We are told by the government that the worst recession in 33 years afflicted Nigeria for the second time in 5 years, courtesy of COVID-19 pandemic and #EndSARS. Well, what government of the day has not told Nigerians is that recession also has to do with appointments, bloated government, official profligacy and politics of entitlement. But, COVID-19,  #EndSARS, even oil glut as its causative agents aside, what efforts have we made to prepare for the raining day? Where is the money the country made prior to the pandemic? In specific terms, what happened to the last budget? What has happened and where are the results of government’s initiatives, especially, in agriculture? If Nigeria’s borders were shut to encourage local production of rice, isn’t it time we reviewed a policy that has made more Nigerians embrace suicide as an option, even as satisfying basic needs has become a distant dream?

Once upon a time in Nigeria, we had oil boom and we had oil reserves. Ibrahim Babangida came only to squander the resources that were enough to transform Nigeria into the Eldorado. Not only did the ‘evil genius’ institutionalize corruption, he also demonstrated how subversive generosity could work wonders in a country overwhelmed by an intimidating percentage of poor people. Unfortunately, no Nigerian leader has been able to deal with that till date. As fate would have it, Olusegun Obasanjo also came and it was as if he was destined to ignore wise counsels. Against all entreaties to the contrary, even the interjection of the British monarch, ‘Balogun Owu’ entered Nigeria into the Guinness Book of Records when he paid $12 billion to liquidate Nigeria’s debt! What if he had used the proceeds from the boom arising from the Gulf War to give Nigerians uninterrupted power supply?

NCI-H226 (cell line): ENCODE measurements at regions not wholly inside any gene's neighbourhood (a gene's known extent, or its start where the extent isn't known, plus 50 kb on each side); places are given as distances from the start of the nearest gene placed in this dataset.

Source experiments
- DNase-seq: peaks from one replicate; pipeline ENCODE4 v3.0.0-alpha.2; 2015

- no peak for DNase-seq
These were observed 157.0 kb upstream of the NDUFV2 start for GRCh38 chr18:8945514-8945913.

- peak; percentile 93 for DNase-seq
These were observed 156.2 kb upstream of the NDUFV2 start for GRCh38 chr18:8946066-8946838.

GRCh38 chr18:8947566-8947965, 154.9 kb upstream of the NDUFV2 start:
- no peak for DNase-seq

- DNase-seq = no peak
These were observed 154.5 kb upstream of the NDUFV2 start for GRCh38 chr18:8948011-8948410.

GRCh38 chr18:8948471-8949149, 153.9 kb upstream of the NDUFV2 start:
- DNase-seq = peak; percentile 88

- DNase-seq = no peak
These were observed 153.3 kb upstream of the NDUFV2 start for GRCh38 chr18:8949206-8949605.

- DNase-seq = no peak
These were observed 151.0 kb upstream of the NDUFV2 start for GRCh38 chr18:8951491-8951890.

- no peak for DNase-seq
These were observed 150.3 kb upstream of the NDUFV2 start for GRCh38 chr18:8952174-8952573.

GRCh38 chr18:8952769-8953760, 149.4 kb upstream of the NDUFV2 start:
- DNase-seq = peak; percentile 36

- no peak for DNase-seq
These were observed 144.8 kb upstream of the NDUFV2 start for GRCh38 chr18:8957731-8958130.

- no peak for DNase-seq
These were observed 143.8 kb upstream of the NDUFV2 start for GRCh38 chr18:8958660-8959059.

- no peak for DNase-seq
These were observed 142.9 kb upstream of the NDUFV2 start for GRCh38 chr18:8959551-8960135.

If we may ask, who oversees the Nigerian economy and what are the viable alternative options or counter-measures against this recession? Or, are we asking too many questions? The gist is: not many cabinet ministers are square pegs in square holes! After all, when President Muhammadu Buhari’s appointee gets to the senate, it’s no longer a question of whether the guy is competent or not. Instead, it is where he comes from and those who have actually done the underground work for him. On its part, the senate, in its wisdom, will just ask the nominee to simply ‘take a bow and go.’ So, when trouble comes, what will the appointee do?